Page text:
Metabolically healthy obesity: a friend or foe?

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metabolic syndrome 5225 CVD [[6],[20]]. Therefore, the MHO definition needs to be standardized.In addition to components of metabolic syndrome and insulin resistance, physical fitness is a potential alternative means for defining MHO [[4]]. However,
obesity 68 Title: The Korean Journal of Internal MedicineMetabolically healthy obesity : a friend or foe?Chang Hee JungWoo Je LeeKee-Ho SongPublication date (ppub): 7/2017Publication date
obesity 444 cardiovascular disease, and several types of cancer. Much interest has recently focused on the concept of “all obesity is not created equally.” Obese individuals without the metabolic abnormalities that commonly accompany
obesity 618 abnormalities that commonly accompany excess adiposity, a condition known as metabolically healthy obesity (MHO), account for a substantial proportion of the obese adult population. Numerous possible mechanisms
obesity 965 controversial and considerably challenging. The lack of a standard definition for metabolic health and obesity as well as the dynamic properties of MHO may have contributed to these inconsistent results. This review
obesity 1302 mechanisms, and clinical implications in the context of patient prognosis.INTRODUCTIONThe prevalence of obesity has increased worldwide over the past 30 years, making it a major public health concern [[1]]. Obesity
obesity 1796 is a subset of healthy obese individuals, i.e., those exhibiting so-called “metabolically healthy obesity ” (MHO) [[3]-[6]]. MHO is characterized by the absence of metabolic abnormalities such as dyslipidemia,
obesity 2128 normal-weight individuals with abnormal metabolic parameters (those exhibiting metabolically unhealthy non- obesity [MUNO] or metabolically obese normal weight [MONW]) has also been suggested [[7]]. Thus, a range of
obesity 2400 phenotypes exists, which has been recognized since the 1980s (Fig. 1) [[5]].The prevention and treatment of obesity is an enormous medical and socioeconomic task that is not always successful [[8]]. Notably, different
obesity 2613 independent studies have shown that individuals with MHO may not be able to significantly reduce their obesity -related cardiovascular and metabolic risk using anti-obesity treatment strategies [[6],[9],[10]]. Moreover,
obesity 2674 be able to significantly reduce their obesity-related cardiovascular and metabolic risk using anti- obesity treatment strategies [[6],[9],[10]]. Moreover, the benefits of lifestyle interventions in these individuals
obesity 2872 these individuals are questionable [[6],[11]]. Thus, the “one size fits all” approach to tackle obesity may be ineffective, and there is a clear need to better understand obesity-associated metabolic health
obesity 2947 all” approach to tackle obesity may be ineffective, and there is a clear need to better understand obesity -associated metabolic health subtypes to improve the diagnosis of the type of obesity and reduce the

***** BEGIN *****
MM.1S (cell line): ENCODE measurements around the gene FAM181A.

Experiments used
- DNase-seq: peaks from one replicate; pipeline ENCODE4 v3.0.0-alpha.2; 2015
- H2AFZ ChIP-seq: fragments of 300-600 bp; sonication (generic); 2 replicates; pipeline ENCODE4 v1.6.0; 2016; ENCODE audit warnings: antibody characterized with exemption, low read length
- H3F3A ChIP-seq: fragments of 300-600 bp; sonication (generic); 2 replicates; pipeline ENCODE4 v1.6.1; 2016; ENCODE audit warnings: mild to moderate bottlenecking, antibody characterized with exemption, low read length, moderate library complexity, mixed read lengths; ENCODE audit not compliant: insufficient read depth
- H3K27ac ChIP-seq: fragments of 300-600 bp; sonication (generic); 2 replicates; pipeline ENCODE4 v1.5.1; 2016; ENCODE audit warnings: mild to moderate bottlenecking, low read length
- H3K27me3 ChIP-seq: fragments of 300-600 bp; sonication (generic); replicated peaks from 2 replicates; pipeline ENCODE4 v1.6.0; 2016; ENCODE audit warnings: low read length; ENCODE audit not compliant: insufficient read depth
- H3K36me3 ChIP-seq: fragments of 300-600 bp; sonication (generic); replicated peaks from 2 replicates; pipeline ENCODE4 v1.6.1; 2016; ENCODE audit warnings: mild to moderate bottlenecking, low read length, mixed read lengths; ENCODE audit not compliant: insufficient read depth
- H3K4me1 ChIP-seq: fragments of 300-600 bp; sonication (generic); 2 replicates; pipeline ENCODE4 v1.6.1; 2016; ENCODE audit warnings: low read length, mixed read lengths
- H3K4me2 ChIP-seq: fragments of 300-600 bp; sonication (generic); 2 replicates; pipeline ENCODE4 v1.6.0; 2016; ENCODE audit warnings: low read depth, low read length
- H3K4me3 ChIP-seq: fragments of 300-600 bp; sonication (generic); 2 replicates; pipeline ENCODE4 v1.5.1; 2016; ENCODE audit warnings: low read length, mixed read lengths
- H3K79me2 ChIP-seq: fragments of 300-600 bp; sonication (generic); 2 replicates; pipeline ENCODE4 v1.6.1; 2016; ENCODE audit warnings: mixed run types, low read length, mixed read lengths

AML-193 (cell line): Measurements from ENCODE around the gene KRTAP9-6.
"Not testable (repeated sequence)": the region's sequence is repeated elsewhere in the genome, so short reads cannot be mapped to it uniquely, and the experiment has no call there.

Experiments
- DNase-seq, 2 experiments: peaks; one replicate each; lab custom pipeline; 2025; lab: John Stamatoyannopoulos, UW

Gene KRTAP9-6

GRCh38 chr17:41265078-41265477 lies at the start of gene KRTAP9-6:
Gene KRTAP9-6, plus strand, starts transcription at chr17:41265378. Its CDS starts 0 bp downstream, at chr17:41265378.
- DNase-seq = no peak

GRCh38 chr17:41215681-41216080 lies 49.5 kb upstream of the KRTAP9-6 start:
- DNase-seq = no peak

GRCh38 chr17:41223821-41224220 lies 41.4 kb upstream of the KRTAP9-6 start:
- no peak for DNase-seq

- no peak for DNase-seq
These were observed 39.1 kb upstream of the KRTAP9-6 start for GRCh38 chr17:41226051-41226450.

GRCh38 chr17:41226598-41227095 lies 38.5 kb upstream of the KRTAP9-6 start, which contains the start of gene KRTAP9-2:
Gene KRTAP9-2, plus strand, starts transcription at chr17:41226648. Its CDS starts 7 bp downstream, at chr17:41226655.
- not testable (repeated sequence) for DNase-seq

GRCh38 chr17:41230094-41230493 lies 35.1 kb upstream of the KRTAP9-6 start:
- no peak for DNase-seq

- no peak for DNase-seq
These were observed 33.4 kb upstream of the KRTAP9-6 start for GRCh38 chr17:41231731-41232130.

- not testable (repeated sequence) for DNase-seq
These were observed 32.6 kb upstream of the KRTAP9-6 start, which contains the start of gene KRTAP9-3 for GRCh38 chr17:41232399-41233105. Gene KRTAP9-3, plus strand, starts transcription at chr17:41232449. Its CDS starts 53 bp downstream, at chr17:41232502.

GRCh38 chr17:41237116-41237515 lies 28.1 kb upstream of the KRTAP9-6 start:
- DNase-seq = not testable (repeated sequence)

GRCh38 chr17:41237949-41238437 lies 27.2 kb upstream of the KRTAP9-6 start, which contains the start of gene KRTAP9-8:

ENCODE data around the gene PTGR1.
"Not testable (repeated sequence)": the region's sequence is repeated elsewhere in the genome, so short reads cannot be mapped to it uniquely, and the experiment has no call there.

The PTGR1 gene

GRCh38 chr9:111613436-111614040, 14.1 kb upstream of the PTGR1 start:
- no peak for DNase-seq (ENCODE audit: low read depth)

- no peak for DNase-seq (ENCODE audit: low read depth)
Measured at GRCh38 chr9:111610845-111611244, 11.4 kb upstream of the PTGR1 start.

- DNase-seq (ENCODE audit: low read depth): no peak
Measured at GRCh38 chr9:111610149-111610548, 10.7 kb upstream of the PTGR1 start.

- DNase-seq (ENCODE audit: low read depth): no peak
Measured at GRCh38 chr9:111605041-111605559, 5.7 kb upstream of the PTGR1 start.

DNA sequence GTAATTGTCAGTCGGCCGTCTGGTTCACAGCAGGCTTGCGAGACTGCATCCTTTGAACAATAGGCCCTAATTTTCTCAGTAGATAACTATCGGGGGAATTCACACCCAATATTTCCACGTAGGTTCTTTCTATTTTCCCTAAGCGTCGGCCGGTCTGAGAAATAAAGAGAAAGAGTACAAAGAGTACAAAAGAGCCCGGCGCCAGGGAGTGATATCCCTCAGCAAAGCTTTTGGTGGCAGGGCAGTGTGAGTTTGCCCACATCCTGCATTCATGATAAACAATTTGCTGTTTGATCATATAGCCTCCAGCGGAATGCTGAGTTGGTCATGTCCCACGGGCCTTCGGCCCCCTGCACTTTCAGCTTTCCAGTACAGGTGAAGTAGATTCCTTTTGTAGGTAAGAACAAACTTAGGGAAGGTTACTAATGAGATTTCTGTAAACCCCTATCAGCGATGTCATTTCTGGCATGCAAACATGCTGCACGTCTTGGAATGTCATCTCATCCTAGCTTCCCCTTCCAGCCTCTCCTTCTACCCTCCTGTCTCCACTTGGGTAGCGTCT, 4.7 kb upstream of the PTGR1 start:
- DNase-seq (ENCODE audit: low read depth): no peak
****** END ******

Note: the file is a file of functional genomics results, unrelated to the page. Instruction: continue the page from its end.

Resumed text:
obesity 3032 better understand obesity-associated metabolic health subtypes to improve the diagnosis of the type of obesity and reduce the dependence on medical care. This review aimed to present several current issues regarding
obesity 3491 phenotype and its long-term metabolic fate is that of the inconsistent definition of metabolic health and obesity among studies [[3]-[6]]. To answer the question of whether individuals with MHO are really healthy,
obesity 3813 in Table 1 [[12]-[17]], several sets of criteria have been used to define MHO. In general, healthy obesity indicates the absence of metabolic disorders, including type 2 diabetes, dyslipidemia, and hypertension,
obesity 7807 percentage compared with approximately one-thirds using BMI [[24]] suggest that caution should be used when obesity is defined since so many body measures are available.IS MHO A TRANSIENT CONDITION?A subject’s health
obesity 8526 approximately one-thirds of individuals with MHO at baseline converted to a metabolically unhealthy obesity (MUO) phenotype after 5.5 to 10.3 years of follow-up, and a lower risk for type 2 diabetes was only
obesity 12033 subcutaneous adipose tissue and find biomarkers for determining the expansion limit and predicting obesity -associated complications [[31]]. In the FATe project, imaging techniques, metabolomics, and transcriptomics
obesity 12307 expansion of subcutaneous adipose tissue in a cohort of Caucasian individuals with varying degrees of obesity [[31]]. This approach seems to be very promising according to the results of another recent proteomics
obesity 12667 adipose tissue was proposed as another key factor that explains the metabolic alterations associated with obesity [[33]]. However, studies that compared the inflammatory status among individuals with MHO have yielded
obesity 15780 4), which suggests that measuring the degree of systemic inflammation (e.g., hsCRP) when assessing obesity phenotypes would be advantageous [[21]]. Furthermore, the risk of type 2 diabetes also varied according
obesity 16421 hypertension is one of the most important predictors of CVD [[48]], investigating the association between each obesity phenotype and the incidence of hypertension may provide useful information regarding the relationship
obesity 17193 Karelis, and HOMA criteria) [[50]]. This suggests that a consideration of both metabolic health and obesity status is important for assessing potential cardiovascular outcomes.Chronic kidney diseaseIn addition